Monday, December 9 2013 9:54 AM EST2013-12-09 14:54:27 GMT
LOUISVILLE, Ky., (WDRB) -- Six times during an armed robbery trial last December, defense attorney Frank Jewell asked Louisville Metro Police Det. Derrick Leachman whether he took photos at the crime scene. SixMore >>
Police have turned over to prosecutors a list of 26 officers whose credibility could be called in to question at trial.More >>
Monday, December 9 2013 4:12 PM EST2013-12-09 21:12:19 GMT
Louisville, Ky (WDRB) Flyers are up in Nelson and Hardin counties to find Bella who has been missing for more than two weeks and the reward is a car. People have been searching for 3-year-old Golden RetrieverMore >>
Golden Retriever named "Bella" has been missing for more than two weeks.More >>
Monday, December 9 2013 10:44 PM EST2013-12-10 03:44:53 GMT
CARROLLTON, KY (WDRB) -- Smoke still smolders from the scene of last week's deadly fire that claimed the life of a Carroll County mother, 37-year old Wendy Mercer. What didn't burn up is now being burnedMore >>
Ray Smith, a 79-year old survivor of the fire, is being hailed as a hero for saving his disabled wife from the blaze.More >>
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Three Louisville Metro Council members have said they may withhold support for Mayor Greg Fischer's proposed city budget because it includes a plan to grant a half-million dollar loan to the group behind the Whisky Row renovation project. They claim the city has already granted a $1.5 million dollar forgivable loan to the project, the money could be better used elsewhere, and that the Whisky Row backers are rich people who don't need any more city help.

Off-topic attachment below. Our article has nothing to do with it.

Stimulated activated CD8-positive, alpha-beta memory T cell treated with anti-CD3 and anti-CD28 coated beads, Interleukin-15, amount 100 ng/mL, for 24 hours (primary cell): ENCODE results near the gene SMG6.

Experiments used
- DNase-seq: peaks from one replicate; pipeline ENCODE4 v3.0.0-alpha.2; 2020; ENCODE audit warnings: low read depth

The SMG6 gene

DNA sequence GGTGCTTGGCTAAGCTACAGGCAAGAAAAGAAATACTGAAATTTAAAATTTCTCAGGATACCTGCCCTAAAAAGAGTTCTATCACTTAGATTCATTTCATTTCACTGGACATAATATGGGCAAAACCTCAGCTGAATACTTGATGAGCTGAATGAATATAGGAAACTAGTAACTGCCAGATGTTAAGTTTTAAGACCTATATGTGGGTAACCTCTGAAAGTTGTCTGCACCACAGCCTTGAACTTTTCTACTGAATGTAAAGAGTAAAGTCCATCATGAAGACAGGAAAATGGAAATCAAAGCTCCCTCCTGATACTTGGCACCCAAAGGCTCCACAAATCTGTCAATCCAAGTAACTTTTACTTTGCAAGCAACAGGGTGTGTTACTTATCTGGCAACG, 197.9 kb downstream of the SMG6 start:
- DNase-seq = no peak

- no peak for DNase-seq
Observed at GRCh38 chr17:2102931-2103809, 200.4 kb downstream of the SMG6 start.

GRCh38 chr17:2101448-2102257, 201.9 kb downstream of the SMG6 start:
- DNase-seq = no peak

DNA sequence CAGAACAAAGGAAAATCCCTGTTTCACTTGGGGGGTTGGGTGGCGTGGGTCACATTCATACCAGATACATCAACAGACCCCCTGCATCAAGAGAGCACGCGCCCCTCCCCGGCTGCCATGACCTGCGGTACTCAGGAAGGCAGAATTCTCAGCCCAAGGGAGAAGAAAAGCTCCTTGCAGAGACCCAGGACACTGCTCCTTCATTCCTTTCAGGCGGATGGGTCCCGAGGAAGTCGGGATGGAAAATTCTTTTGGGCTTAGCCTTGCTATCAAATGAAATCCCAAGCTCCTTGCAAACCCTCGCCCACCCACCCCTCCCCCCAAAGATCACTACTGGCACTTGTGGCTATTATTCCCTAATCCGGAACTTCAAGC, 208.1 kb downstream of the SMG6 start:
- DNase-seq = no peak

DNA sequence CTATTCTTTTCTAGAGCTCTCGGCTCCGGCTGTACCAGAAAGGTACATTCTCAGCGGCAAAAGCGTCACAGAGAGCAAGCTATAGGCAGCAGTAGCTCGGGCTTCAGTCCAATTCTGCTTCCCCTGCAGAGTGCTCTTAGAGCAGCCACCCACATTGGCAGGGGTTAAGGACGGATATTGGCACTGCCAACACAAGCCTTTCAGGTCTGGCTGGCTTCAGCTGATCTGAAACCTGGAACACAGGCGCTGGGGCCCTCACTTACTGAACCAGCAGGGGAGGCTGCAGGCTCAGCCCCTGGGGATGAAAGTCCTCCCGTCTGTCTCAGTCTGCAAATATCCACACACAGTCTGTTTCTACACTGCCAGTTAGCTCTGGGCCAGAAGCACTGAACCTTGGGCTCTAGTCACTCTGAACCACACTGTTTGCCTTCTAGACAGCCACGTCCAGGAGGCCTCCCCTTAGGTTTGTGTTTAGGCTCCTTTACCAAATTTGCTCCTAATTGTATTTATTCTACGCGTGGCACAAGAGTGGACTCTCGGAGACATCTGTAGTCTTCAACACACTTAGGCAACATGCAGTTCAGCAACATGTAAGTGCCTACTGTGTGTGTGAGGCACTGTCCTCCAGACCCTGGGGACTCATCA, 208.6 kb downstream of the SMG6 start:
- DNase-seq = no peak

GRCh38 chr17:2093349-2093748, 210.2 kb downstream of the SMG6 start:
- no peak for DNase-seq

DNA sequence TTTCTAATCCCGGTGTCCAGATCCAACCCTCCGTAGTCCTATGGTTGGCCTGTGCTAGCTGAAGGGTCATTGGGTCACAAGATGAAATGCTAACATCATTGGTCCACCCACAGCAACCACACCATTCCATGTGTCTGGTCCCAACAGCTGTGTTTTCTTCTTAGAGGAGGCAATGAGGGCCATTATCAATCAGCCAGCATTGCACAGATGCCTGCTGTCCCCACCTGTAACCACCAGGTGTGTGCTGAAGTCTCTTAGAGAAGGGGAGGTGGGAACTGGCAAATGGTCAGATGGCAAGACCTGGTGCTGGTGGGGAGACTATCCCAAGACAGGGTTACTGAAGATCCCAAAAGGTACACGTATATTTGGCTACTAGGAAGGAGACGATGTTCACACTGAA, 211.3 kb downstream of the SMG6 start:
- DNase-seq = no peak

These are compelling arguments. But I think their opposition is a mistake.
First, this additional half-million isn't a forgivable loan, but one the city expects to be repaid – with interest. And it's just the first element of a larger plan that'll result in matching private investment totaling 1.5 million.
Secondly, Whisky Row won't be the only beneficiary of this money. As the loan is repaid, Mayor Fischer plans to reinvest that same pool of money into future historic preservation projects.
And yes, most of the Whisky Row developers have considerable personal wealth. But their success in this venture won't just benefit them, but the entire city. And besides – I'd say they constitute a pretty good risk for repayment.
This is a critical piece of the puzzle that will realize the true promise of the Arena district. And its potential to dramatically boost Louisville's economic health can't be overstated.